The amount of water held in the aquifer under eastern Colorado decreased by 19.6 million acre-feet — 6.4 trillion gallons — from 1950 until 2015, USGS records show. That’s an average loss of 300,000 acre-feet a year. Between 2011 and 2015, records show, the water available under Colorado in the aquifer decreased by 3.2 million acre-feet — an annual average shrinkage of 800,000 acre-feet. Climate change factors, including rainfall, play into the rate of the drawdown…
They say they’re trying. They’ve reduced the land irrigated in eastern Colorado by 30,000 acres since 2006. They plan to retire another 25,000 acres over the next decade, said Rod Lenz, president of the Republican River Water Conservation District, who for years has advocated use of technology to grow more crops with less water…
Farmer and cattleman Robert Boyd, a leader of the Arikaree Groundwater Management District, said the federal government should intervene to ensure survival of High Plains agriculture…
He pointed to proposals to divert water from the Missouri River Basin and move it westward through pipelines across the Great Plains…
But drawing down the aquifer does not violate any law in Colorado. The state engineer’s office monitors well levels and requires permits for wells, limiting the number of acres a farmer can irrigate. But there’s no hard limit on how much water can be pumped…
[Mike] Sullivan and state engineer Kevin Rein emphasized that thousands of acres no longer are irrigated. “And there need to be some more retirements of land to get us into a more balanced situation,” Sullivan said.
They defended Colorado’s practice of pumping more groundwater out of the aquifer, saying this is necessary to comply with the Republican River Compact. Disputes over river flows have risen as far as the U.S. Supreme Court and Colorado’s legal obligations to deliver water to Nebraska and Kansas are clear.
From the Iowa Flood Center at the University of Iowa:
Stream Stage Sensors
The sensors were developed as a student project to design an affordable, yet effective way to measure stream and river heights. The sensors are solar powered and attached to the side of bridges. A sonar signal is used to measure the distance from the water surface to the sensor and data is transmitted via a cell modem to IFIS where the data is publicly available.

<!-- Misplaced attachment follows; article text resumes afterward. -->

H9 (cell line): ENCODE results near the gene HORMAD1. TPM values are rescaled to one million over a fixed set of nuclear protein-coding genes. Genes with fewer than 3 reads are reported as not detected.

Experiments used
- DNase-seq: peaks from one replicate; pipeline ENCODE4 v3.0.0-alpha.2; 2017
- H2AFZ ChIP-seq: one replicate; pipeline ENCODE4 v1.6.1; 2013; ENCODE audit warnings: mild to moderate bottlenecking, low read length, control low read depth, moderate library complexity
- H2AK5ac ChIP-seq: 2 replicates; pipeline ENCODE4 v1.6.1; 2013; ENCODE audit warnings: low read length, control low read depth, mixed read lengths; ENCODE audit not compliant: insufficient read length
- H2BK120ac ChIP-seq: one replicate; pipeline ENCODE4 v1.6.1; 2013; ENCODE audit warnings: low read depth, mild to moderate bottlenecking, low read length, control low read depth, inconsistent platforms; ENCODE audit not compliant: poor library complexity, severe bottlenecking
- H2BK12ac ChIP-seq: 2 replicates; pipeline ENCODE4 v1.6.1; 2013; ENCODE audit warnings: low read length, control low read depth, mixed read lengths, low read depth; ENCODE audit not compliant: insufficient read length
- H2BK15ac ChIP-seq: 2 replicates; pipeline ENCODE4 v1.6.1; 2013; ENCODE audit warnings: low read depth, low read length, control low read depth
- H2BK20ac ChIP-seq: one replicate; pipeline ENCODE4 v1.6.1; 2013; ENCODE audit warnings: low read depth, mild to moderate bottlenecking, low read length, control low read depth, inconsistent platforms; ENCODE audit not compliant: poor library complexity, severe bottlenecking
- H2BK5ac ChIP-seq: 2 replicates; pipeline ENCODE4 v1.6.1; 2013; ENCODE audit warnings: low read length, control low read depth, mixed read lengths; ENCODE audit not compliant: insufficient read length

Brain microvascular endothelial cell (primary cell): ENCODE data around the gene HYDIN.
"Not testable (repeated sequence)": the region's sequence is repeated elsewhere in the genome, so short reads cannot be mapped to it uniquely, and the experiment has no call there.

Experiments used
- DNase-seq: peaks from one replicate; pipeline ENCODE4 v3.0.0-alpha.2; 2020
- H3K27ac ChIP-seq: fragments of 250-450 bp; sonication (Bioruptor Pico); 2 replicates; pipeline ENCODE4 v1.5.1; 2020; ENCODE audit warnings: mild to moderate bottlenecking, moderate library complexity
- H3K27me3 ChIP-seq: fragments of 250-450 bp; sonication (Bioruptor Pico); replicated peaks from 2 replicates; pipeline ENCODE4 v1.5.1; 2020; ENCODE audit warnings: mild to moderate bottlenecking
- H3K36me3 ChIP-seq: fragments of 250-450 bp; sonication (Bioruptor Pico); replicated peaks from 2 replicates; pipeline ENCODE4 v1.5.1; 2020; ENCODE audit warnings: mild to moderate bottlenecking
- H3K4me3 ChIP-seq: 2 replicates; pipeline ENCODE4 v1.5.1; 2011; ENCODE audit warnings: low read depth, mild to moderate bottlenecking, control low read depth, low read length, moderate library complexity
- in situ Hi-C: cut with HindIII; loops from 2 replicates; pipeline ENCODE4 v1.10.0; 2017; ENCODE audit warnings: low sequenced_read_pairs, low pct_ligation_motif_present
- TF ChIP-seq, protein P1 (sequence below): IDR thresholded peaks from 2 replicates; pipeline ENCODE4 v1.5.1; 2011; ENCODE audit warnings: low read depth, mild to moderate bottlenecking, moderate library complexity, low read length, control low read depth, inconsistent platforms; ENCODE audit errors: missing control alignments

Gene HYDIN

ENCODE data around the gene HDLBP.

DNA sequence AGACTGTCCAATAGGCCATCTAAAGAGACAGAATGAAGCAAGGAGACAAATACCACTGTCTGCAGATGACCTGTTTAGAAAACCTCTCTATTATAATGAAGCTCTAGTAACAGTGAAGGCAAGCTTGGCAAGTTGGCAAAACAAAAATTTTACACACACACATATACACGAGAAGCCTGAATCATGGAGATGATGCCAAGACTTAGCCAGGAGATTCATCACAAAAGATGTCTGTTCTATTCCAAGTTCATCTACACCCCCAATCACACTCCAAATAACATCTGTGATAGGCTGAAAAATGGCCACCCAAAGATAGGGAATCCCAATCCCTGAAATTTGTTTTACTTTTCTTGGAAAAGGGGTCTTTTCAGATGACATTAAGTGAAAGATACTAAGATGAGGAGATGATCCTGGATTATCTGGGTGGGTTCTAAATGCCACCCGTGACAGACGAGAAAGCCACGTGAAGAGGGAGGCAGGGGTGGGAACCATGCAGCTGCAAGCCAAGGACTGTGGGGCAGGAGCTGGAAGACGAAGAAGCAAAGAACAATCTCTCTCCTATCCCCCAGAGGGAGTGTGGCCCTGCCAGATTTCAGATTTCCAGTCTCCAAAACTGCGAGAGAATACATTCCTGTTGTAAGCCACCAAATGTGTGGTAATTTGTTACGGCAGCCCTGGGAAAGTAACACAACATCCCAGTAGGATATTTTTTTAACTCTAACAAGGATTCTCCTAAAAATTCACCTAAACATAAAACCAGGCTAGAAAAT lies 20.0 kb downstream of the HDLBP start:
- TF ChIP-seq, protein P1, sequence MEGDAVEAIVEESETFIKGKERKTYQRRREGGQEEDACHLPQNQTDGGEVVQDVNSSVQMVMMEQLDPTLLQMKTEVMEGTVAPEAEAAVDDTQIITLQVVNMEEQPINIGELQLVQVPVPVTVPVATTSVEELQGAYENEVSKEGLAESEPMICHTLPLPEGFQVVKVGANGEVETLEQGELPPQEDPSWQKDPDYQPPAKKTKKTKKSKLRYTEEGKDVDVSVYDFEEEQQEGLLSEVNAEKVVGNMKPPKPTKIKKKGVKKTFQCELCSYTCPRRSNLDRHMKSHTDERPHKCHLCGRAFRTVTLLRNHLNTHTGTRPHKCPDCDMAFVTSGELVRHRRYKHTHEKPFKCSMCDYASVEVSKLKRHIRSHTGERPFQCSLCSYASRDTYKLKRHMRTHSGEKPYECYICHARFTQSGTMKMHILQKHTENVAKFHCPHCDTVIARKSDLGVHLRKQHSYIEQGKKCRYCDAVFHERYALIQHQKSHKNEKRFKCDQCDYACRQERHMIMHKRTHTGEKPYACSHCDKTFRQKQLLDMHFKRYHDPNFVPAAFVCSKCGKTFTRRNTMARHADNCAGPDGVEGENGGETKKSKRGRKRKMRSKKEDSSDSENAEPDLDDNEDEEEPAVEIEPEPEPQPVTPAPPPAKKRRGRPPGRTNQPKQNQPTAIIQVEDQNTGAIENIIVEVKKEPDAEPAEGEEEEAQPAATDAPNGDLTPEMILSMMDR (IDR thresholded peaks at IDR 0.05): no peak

From The Fort Collins Coloradoan (Kevin Duggan):
As Thursday morning’s fog and autumn chill gave way to sunlight and intensely blue skies, Dan Ceynar of the Iowa Flood Center toiled to install a sensor on a pedestrian bridge over the Poudre River near Bellvue.
The sensor is different than conventional gauges along the river that rely on hydraulics to measure the height and flow of the water. This self-contained device uses a sound pulse to measure the distance between the water surface and the bridge.
“It’s basically an ultrasonic range finder,” he said. “We have it pointed at the water level, so what gets reported back is the elevation of the water above sea level. It’s an automated stage gauge.”
Measurements are taken every 15 minutes, day and night. The sensor is powered by a battery charged by a solar panel. It transmits signals using a cellular connection.
Ceynar is a project engineer with the Iowa Flood Center, or IFC, based at the University of Iowa…
About 250 ultrasonic sensors have been installed in Iowa, which Ceynar described as river-rich and flood-prone. The Bellvue monitor is the second to be placed outside the state…
Riverside has modeled maps along that stretch of the river that show where water would go in a flood event, said Sean McFeely, product manager for the company.
Data from the sensor will be used to refine the inundation maps. Coordinating data from the sensor with inundation mapping could have far-reaching ramifications, McFeely said. Project partners included Colorado State University and the University of Kansas.
At roughly $5,000 a piece, the ultrasonic sensor is significantly less expensive to build and maintain than hydraulic gauges, which require time-consuming calibrations to ensure their accuracy.